Three months after its establishment in April, the new Spending and Government Efficiency (SAGE) Commission has produced an interim report on the financial health of the government and the bottom line is this: This shit has gotten so real we don’t even really know how real it is…really.
Even after meeting with the heads of most major government departments, the unions, the Chamber of Commerce, and the party caucuses, the commission still doesn’t know for sure how many people government employs, how much the departments are owed in taxes, fees, fines, etc., or what kinds of assets and properties government truly owns.
Their recommendations for immediate action are fairly drastic: mandatory retirement at 65 for all government workers and an immediate hiring freeze on all vacant posts. While the latter is expected to result in a $40 million budget savings, the rest of their recommendations are purely structural and won’t provide any budget relief. Things like integrating human resources, real estate management, and information systems into a centralized management plan is just so government and the commission can get a better picture of what remains unknown.
That’s like going to the ER with blood gushing out of your ears and the doctor telling you that before she can help you she first needs to find out how much blood you have in your body, but because she doesn’t have the right tools the best she can do is watch you bleed out and make an educated guess.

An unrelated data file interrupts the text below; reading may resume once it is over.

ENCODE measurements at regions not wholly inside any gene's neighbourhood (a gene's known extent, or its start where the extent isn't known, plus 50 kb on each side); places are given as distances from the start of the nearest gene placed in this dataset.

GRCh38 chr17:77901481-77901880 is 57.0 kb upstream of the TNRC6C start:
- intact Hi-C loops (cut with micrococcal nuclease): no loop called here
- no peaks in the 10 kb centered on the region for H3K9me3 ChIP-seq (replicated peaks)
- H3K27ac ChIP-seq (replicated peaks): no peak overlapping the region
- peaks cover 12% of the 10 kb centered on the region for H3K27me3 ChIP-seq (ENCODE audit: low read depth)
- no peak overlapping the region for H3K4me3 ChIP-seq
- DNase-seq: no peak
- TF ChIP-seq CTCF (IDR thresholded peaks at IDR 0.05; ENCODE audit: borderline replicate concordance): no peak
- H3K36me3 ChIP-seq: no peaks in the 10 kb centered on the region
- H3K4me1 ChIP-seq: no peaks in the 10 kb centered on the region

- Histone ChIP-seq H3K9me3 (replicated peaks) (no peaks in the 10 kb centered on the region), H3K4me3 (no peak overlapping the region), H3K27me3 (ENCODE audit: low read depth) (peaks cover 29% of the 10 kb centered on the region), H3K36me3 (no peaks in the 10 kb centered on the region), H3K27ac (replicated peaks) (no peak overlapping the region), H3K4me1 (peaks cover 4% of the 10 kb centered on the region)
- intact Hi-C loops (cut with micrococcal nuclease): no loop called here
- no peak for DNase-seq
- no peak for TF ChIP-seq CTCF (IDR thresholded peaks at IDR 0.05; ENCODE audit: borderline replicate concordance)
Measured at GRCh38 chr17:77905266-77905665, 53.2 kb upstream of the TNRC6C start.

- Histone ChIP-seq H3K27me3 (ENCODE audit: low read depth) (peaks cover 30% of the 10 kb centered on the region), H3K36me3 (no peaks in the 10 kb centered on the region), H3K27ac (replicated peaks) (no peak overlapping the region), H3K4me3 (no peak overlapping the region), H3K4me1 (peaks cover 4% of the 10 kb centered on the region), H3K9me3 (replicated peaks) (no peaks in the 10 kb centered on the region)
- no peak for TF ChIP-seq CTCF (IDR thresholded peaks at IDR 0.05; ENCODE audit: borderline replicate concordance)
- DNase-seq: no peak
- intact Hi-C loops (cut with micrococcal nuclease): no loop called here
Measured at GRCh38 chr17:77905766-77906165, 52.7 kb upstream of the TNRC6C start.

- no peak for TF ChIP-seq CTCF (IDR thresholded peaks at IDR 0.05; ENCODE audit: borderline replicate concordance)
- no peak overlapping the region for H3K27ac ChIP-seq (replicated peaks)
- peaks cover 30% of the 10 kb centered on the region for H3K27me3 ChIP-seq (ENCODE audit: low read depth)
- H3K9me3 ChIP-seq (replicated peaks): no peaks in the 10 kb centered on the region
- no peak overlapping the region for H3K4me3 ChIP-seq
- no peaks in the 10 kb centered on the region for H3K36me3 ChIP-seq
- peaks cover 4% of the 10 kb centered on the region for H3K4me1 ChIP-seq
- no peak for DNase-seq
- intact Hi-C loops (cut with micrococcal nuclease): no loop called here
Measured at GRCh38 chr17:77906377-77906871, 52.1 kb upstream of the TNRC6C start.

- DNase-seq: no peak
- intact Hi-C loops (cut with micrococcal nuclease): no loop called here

There are many, many things to be worried about in SAGE’s initial findings, but two big questions will need to be answered: How feasible is it to make large structural changes to these established institutions, and when can we expect to know how bad the situation really is?
On the first point, when head of SAGE Brian Duperreault tried to open a dialogue in very broad, unspecific terms about the cumbersome bureaucracy in the civil service earlier this month, the opposition accused him of being in violation of the Act’s secrecy provisions by even bringing the topic up in a public setting. Some choice quotes from Mr. Duperreault’s speech:
“What we have is a lumbering organization […], a vestige of a colonial mindset that can’t adapt to the 21st century because it hasn’t been given the tools to do so, […] The performance process doesn’t seem to produce reasonable outcomes that support healthy, well-managed growth and development.”
Tough love for sure, but we need more honest identification of the problems if we want to solve them, not more secrecy.
If the claims of violating secrecy weren’t enough, Bermuda Sun Columnist Christopher Famous has been claiming the “primary directive” of SAGE is to try to privatize the public sector even before the commission has made any recommendations. His claim is based on one of the seven stated functions of the commission (section (2), part (e) of the SAGE Commission Act) to “identify activities that can be privatised or outsourced”, and so he is asking his readers to assume that is the only function of the commission that matters.